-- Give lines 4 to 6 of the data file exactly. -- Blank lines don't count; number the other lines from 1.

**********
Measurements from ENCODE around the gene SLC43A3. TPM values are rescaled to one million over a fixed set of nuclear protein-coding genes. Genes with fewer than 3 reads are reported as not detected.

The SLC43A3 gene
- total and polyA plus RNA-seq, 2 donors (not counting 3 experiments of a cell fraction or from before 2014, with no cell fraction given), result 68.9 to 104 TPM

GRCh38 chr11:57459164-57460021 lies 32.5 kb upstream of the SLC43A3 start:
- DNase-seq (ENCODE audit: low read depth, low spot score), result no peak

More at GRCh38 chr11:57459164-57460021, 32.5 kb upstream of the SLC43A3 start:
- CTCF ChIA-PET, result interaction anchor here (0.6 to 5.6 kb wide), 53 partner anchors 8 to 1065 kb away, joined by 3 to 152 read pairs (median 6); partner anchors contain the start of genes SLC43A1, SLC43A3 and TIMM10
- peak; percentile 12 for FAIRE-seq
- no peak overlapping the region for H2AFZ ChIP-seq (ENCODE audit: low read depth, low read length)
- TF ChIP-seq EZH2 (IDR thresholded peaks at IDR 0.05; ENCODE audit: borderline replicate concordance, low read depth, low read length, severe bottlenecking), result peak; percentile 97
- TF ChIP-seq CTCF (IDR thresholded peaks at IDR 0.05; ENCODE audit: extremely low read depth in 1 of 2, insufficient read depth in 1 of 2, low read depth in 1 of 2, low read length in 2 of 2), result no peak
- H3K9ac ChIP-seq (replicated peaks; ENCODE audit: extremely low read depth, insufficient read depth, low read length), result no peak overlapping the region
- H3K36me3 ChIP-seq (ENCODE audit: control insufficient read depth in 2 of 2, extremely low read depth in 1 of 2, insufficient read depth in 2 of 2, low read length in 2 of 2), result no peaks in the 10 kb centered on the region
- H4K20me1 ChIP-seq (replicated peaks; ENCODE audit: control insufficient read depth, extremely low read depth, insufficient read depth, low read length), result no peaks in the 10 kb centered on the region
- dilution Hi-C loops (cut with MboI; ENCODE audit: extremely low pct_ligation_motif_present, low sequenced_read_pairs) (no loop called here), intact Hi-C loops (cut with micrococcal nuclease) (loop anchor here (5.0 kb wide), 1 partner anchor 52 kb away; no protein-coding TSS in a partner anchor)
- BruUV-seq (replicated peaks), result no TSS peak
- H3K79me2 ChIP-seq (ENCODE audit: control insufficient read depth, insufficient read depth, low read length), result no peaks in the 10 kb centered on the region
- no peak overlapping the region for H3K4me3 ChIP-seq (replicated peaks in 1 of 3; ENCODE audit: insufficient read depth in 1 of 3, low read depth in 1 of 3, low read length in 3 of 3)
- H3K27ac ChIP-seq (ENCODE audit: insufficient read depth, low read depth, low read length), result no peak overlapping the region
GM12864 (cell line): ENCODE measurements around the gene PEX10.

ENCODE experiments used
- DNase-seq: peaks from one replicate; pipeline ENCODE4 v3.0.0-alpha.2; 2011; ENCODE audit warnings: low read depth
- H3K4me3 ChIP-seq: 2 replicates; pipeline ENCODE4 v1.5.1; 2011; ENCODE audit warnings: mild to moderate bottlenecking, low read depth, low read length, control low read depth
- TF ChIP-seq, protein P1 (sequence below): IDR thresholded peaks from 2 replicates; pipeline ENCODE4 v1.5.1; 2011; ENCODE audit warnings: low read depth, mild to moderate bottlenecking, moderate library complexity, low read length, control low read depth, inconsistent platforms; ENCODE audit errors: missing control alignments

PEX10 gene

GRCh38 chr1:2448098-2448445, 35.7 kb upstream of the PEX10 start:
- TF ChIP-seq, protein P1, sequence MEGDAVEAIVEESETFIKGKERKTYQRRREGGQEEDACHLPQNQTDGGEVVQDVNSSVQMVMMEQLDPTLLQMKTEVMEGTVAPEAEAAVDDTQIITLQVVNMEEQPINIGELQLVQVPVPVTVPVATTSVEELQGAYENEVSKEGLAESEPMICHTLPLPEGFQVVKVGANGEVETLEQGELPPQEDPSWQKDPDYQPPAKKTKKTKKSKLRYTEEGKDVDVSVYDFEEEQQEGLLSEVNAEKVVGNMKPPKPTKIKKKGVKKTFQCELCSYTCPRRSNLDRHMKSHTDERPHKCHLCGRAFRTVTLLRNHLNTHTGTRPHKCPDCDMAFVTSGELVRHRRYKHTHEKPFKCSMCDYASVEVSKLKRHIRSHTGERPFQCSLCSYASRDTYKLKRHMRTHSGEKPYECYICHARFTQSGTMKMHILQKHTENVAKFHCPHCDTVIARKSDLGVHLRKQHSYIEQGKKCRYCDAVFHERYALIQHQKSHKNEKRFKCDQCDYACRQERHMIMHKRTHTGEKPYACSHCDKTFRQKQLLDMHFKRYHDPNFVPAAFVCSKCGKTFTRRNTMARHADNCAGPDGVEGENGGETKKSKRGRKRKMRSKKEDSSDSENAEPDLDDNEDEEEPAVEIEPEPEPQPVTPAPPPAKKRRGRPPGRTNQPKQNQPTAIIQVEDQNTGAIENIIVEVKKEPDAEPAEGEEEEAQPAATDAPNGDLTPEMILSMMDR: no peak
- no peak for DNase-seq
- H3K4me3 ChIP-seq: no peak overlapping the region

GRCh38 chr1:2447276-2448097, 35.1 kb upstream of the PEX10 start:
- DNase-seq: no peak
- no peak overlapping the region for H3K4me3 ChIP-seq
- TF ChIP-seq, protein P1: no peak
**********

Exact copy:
GRCh38 chr11:57459164-57460021 lies 32.5 kb upstream of the SLC43A3 start:
- DNase-seq (ENCODE audit: low read depth, low spot score), result no peak

More at GRCh38 chr11:57459164-57460021, 32.5 kb upstream of the SLC43A3 start: